This is the argument I want to make. It’s a difficult argument to make, however, as the visceral reaction to the ugliness of MySpace is just so strong. We so easily equate ugliness with bad design that we cannot separate usage from our own opinion, even if we aren’t the ones using it! However, if we accept that good design as that which is used, then we have to accept that MySpace is well-designed.

Many have asked: Could MySpace look better? I think that’s the wrong question. The right question is: Why does it work?

Do you think Steve Jobs says at the end of the day: “Well, our stuff is well-designed…who cares how many people use it?” Probably not. While he might not need 80% marketshare to sleep tight, he certainly needs Mac users to continue to buy Macs…there is a threshold of use that Apple needs to stay solvent. It may be only 5%, but in terms of the entire population who buys computers, 5% is a few billion dollars.

Design is All About Use

Design all about use. Most web sites exist to be used (and many to make money) and if yours doesn’t have people using it then it’s not designed well. This is not just a usability/geek way of viewing design. Many successful designers feel this way, including famous ones.

You can’t predict what people will like. I never, never, never would have been able to design MySpace, because I wasn’t in the position that Tom & Co. was in to react every day to their audience, who demonstrate over and over that they want their web pages to look like their bedrooms.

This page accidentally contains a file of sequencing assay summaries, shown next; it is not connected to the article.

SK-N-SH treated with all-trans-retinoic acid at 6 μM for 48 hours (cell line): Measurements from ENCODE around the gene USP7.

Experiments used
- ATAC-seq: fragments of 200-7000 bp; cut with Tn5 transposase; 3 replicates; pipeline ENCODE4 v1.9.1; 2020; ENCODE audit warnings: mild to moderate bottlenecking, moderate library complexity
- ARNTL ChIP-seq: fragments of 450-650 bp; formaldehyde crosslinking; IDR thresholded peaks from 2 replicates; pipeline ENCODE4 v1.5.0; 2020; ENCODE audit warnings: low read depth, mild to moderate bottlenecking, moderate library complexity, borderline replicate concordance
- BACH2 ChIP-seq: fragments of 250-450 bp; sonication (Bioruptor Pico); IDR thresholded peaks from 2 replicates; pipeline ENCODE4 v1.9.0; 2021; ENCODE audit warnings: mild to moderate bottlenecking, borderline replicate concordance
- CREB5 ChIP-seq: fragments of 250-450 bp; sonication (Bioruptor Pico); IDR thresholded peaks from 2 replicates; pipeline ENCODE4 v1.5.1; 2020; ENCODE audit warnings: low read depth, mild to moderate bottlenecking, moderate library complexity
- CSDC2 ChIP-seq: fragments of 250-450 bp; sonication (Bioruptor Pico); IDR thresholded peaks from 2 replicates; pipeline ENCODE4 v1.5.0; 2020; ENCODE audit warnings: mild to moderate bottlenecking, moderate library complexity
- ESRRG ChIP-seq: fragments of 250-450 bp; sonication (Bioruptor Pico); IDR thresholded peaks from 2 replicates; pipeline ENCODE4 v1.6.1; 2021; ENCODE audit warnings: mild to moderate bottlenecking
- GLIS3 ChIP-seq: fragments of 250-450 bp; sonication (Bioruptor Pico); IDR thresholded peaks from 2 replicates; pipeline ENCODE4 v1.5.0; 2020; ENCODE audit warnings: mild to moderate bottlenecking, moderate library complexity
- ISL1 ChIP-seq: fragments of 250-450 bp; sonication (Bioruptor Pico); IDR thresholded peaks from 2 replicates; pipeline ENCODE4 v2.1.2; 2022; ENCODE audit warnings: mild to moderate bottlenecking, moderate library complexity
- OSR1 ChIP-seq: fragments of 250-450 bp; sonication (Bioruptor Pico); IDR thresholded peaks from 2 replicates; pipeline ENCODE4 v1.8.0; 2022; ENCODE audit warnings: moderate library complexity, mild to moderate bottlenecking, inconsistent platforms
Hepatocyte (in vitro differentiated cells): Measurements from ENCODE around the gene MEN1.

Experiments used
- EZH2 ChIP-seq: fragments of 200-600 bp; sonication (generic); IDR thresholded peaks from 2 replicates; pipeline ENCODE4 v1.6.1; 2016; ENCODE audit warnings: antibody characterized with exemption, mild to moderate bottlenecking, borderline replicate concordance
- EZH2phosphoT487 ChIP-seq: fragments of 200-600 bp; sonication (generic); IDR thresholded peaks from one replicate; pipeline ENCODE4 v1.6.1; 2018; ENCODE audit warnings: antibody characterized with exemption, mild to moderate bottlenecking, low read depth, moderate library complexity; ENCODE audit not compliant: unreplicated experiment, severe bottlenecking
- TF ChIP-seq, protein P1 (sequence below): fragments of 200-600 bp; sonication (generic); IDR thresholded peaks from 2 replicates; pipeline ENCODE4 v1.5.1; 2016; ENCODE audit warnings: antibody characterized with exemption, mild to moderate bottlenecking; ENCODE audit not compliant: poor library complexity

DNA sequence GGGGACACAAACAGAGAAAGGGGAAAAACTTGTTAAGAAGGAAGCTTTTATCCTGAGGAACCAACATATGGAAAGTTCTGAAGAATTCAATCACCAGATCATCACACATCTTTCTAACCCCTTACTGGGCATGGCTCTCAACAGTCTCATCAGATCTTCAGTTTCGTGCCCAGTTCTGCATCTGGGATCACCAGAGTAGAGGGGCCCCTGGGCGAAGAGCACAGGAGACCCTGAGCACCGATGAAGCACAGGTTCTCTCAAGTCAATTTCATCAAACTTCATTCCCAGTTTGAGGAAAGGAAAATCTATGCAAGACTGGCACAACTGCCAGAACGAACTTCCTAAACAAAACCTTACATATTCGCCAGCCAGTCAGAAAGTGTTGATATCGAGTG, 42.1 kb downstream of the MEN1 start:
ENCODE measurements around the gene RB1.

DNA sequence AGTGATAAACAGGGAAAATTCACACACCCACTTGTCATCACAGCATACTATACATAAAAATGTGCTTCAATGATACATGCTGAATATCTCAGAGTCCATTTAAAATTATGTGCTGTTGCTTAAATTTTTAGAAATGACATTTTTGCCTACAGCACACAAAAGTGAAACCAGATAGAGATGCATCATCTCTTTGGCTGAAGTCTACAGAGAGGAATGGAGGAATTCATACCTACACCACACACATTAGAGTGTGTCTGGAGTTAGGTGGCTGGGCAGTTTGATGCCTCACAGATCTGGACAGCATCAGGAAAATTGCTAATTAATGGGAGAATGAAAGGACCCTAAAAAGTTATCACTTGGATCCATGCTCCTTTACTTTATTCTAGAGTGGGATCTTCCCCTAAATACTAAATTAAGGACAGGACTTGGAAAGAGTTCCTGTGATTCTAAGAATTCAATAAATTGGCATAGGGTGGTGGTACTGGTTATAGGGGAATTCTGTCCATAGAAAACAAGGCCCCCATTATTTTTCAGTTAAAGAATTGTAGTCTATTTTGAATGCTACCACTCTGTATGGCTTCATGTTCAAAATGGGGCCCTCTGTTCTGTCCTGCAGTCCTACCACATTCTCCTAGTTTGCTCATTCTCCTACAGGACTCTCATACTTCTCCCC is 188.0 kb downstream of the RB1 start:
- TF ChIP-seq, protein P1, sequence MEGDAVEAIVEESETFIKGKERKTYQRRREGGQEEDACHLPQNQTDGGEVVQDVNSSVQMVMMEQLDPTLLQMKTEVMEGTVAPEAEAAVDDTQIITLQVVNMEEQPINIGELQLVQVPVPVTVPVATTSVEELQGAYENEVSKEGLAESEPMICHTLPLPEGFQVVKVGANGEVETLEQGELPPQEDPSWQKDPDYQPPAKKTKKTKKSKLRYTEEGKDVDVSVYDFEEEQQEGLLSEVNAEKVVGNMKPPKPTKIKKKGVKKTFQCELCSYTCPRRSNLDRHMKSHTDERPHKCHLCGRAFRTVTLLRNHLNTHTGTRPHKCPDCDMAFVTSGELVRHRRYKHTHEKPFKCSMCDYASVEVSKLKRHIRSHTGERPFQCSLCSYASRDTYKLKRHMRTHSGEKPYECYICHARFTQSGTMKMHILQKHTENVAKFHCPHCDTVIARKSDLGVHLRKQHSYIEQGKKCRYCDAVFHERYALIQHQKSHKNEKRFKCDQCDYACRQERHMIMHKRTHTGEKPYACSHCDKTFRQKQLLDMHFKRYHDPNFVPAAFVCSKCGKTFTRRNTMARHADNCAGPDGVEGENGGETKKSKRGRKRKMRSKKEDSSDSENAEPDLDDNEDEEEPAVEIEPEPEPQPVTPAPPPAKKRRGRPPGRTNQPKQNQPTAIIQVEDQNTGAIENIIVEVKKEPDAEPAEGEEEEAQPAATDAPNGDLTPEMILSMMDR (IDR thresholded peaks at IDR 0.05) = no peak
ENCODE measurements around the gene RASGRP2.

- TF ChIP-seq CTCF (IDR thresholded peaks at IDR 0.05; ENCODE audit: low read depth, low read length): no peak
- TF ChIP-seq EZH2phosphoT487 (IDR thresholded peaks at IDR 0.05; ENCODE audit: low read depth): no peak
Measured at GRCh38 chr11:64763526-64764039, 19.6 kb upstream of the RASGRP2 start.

It may be that this is only a phenomenon in social networking sites. That’s OK, but we certainly can’t take the lessons we’ve learned creating other types of sites and apply them there without serious consideration.

Visual vs. Social Design

One distinction we can make is between the visual and social design of MySpace. The visual design, though it communicates what it needs to (“this is your social life”), is objectively ugly as it doesn’t follow nearly any established visual design principles like balance, symmetry, and harmony. That’s OK, as far as it goes. But the design of the social element of the site, the community aspects like the appearance of Tom as a friend in every profile, is amazing. Little touches like that make people feel right at home, as does the site’s ability to react to its audience quickly. This is great social web design. Bad visual design. Good social design.